Standing up for Canberra

Labor Herald: Defence Housing under threat

Right now 18,000 Australian Defence Force households across Australia are anxiously waiting to find out what the Government plans to do with their homes.

18,000 households in a state of uncertainty because the Government’s on-again-off-again sale of Defence Housing Australia now appears to be back on.

These are the very same people who were let down by this Government just 12 months ago when it unfairly tried to cut their pay and conditions. And the very same people who the Government has accused of "double dipping" on paid parental leave.

Imagine what is going through their minds at the moment.

Will their rent go up if the Government sells DHA?

Will they receive the same level of service if DHA is no longer a government-owned entity?

Will the specific requirements that come from the unique nature of military service be met?

These are legitimate concerns – and are concerns shared by Labor.

Reports this week suggest the Government is yet again looking to privatise DHA, despite ruling it out earlier in the year.

The reports were sparked by the sudden and unexpected resignation of DHA Managing Director Peter Howman.

His resignation came just days after he won an award for being the Customer Service CEO of the Year from the Customer Service Institute of Australia.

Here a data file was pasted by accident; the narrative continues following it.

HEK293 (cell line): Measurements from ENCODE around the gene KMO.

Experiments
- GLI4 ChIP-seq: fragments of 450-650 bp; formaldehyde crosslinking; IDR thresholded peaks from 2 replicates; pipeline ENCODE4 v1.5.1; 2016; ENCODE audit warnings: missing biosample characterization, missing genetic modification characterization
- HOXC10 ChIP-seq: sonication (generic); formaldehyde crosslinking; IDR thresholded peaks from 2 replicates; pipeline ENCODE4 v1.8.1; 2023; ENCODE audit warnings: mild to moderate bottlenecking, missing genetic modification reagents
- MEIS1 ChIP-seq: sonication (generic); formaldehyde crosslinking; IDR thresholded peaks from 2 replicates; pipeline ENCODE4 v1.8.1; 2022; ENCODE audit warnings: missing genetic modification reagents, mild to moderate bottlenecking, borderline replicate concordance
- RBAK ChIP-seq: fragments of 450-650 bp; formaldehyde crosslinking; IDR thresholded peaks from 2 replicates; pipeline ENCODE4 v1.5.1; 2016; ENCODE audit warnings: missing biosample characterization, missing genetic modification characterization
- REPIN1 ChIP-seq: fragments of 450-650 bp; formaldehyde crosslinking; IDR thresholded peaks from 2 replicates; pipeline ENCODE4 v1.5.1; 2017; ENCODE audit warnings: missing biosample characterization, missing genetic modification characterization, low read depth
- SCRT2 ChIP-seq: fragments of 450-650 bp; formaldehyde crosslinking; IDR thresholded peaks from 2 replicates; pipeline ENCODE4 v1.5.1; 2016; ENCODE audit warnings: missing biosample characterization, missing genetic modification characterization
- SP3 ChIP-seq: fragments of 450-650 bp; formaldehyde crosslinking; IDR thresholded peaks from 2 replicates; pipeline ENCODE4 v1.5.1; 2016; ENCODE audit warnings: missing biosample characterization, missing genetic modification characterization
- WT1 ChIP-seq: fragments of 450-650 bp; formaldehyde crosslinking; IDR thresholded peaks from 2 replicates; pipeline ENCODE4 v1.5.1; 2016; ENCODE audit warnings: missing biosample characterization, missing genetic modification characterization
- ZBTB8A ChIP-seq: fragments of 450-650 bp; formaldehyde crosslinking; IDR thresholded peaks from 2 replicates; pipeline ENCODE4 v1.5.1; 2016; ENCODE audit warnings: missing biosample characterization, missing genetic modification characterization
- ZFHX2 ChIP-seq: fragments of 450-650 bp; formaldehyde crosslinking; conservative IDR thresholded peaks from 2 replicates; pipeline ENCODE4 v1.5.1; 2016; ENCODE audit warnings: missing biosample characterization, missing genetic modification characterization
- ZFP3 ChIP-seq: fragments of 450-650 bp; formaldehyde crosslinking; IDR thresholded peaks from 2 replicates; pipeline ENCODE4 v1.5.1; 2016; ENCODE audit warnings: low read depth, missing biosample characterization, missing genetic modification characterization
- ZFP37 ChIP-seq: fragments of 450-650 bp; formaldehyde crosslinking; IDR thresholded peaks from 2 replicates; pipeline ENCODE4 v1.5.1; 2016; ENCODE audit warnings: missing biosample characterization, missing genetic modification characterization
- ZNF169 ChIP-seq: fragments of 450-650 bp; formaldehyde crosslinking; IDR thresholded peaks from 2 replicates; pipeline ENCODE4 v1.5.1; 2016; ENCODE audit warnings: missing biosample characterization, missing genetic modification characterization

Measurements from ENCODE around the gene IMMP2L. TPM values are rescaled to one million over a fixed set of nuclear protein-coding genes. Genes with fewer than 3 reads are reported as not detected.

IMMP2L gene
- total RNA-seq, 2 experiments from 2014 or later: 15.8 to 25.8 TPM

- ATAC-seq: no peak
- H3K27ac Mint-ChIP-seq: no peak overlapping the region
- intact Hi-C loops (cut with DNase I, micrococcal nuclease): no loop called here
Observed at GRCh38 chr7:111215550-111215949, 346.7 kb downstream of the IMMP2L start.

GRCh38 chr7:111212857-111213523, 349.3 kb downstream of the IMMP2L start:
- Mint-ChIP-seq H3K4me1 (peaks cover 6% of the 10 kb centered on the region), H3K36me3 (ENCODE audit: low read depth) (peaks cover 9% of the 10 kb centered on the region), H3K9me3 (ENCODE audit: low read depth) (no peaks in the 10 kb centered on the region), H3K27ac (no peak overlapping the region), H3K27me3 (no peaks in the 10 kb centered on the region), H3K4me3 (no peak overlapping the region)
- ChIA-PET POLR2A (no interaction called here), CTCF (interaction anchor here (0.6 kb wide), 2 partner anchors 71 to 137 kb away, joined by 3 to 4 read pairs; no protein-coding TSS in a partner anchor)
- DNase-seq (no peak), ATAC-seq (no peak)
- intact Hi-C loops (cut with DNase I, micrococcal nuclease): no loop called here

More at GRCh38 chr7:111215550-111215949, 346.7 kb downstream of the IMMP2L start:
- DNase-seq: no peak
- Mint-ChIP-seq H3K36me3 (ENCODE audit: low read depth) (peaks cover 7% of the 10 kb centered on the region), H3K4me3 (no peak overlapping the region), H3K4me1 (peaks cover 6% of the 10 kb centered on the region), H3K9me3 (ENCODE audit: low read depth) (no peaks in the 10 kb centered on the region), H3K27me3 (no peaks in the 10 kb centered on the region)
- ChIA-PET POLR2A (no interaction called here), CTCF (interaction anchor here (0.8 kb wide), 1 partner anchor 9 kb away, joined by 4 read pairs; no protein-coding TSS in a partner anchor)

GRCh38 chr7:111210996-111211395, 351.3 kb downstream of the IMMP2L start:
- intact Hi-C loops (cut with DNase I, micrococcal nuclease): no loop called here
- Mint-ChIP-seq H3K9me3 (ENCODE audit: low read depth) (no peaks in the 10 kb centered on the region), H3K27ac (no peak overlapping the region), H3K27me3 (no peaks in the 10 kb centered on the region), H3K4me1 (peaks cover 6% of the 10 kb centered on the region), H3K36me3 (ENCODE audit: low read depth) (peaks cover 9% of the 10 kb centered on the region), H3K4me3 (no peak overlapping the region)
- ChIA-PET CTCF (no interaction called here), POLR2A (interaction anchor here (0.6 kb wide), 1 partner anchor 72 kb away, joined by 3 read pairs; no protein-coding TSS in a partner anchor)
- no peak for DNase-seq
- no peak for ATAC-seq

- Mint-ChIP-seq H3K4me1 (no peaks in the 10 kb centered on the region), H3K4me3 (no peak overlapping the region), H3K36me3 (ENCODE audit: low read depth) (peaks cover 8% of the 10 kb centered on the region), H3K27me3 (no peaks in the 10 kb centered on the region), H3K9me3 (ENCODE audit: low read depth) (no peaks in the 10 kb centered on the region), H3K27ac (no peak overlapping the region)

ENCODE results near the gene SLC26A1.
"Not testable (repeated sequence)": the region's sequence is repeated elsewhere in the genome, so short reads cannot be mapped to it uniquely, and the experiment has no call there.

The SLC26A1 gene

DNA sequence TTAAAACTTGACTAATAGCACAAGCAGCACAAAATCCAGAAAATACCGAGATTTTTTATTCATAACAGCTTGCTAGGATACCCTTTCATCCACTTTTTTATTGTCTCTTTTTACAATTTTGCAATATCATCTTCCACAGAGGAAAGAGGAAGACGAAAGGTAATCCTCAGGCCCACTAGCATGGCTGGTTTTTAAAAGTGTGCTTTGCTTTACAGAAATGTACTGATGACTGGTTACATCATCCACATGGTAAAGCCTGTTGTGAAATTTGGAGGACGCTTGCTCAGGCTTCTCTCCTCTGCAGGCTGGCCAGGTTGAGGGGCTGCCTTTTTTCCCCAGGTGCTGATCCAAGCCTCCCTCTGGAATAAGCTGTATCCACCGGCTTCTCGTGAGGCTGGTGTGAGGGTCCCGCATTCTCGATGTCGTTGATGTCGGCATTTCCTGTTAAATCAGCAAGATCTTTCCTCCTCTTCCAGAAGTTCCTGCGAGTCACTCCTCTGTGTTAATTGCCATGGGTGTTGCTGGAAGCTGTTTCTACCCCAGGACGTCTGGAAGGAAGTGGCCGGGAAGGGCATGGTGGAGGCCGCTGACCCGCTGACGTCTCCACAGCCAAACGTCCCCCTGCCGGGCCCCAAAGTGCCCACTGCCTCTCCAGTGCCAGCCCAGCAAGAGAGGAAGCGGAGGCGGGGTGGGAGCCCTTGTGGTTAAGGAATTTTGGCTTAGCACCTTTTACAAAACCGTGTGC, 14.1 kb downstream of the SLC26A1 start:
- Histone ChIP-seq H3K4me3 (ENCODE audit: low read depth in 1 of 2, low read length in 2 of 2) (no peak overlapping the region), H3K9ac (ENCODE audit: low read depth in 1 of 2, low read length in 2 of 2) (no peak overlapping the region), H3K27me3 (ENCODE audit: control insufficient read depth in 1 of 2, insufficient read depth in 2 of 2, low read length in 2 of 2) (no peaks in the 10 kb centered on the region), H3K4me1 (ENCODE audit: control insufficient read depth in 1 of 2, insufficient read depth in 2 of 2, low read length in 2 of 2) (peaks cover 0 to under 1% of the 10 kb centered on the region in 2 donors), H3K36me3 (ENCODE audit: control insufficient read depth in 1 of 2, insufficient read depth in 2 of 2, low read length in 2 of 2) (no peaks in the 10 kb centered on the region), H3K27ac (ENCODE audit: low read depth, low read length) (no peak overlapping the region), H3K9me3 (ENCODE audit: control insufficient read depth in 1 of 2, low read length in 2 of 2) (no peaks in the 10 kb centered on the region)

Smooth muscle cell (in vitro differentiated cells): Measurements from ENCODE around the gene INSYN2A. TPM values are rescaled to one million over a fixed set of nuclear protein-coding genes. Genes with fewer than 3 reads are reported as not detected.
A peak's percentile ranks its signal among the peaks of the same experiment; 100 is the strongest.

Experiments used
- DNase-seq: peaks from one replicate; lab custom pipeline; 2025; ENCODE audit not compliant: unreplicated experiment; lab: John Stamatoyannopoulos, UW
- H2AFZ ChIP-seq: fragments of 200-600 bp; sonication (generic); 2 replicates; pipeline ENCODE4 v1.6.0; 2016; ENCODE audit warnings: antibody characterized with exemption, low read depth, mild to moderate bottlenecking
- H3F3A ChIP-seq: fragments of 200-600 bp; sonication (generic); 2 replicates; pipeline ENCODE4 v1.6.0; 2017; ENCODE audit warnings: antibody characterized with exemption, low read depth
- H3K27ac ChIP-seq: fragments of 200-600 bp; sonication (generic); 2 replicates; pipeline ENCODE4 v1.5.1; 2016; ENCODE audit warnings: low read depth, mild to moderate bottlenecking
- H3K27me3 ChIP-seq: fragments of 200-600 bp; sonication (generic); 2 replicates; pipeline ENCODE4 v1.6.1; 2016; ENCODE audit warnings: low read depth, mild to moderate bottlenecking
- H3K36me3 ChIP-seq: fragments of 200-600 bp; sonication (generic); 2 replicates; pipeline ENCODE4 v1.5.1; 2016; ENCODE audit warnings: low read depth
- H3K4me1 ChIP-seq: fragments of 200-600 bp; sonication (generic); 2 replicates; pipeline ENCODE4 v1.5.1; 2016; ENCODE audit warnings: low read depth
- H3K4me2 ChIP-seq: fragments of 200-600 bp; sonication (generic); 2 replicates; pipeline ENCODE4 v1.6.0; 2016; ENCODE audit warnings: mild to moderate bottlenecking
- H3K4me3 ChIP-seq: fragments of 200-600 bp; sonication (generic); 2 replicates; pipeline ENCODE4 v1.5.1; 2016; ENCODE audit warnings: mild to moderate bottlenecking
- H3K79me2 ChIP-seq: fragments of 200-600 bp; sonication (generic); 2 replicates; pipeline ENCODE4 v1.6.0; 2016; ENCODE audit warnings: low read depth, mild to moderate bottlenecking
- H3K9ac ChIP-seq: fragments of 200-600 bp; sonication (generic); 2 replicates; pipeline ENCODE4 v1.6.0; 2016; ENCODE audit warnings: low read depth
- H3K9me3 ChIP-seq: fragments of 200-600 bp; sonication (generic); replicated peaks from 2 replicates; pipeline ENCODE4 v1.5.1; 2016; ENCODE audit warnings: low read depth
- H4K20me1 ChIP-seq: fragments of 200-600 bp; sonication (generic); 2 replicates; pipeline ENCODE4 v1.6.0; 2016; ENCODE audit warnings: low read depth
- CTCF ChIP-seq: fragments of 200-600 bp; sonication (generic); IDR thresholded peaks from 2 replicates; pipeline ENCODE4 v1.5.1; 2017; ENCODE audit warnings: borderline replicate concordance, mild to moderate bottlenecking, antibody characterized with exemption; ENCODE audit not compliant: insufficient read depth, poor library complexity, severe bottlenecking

Former Department of Finance Deputy Secretary Jan Mason, who has been involved in privatising government entities previously, is now Acting Managing Director of the agency. Ms Mason played an instrumental role in the first Telstra selloff in the mid-90s.

But it's not just Labor that’s concerned with the possibility of DHA being privatised.

This week we’ve seen the defence community, service associations and the Chief of the Defence Force, Air Chief Marshal Mark Binskin, all come out to publicly oppose the sale.

In a statement to the ABC, Air Chief Marshal Binskin said the ADF “supports the continuation of DHA as a government-owned entity.”

The Alliance of Defence Service Organisations has also warned against the sale, saying “our fear is that the Department of Finance aims to siphon off capital and operating funds to give the Government a one-off financial windfall and in the process emasculate DHA, to the detriment of Australian Defence Force families.”

DHA provides a vital service to ADF personnel and their families.

It’s an essential and extremely successful part of Defence support arrangements, with a recent survey showing DHA has a customer satisfaction rating of 94 per cent.

And DHA continues to be a reliable and increasing source of revenue for Government.

In the 2013-14 financial year, DHA achieved a net profit after tax of $90.1 million, $5.8 million above budget.

So if ADF families are happy with the service provided by DHA, and it is making money for the Government, what is the business case for the sale?

Labor is calling on the Government to come clean with its plans for DHA and provide ADF families with the certainty they deserve.

Gai Brodtmann is the Federal Member for Canberra and Shadow Parliamentary Secretary for Defence.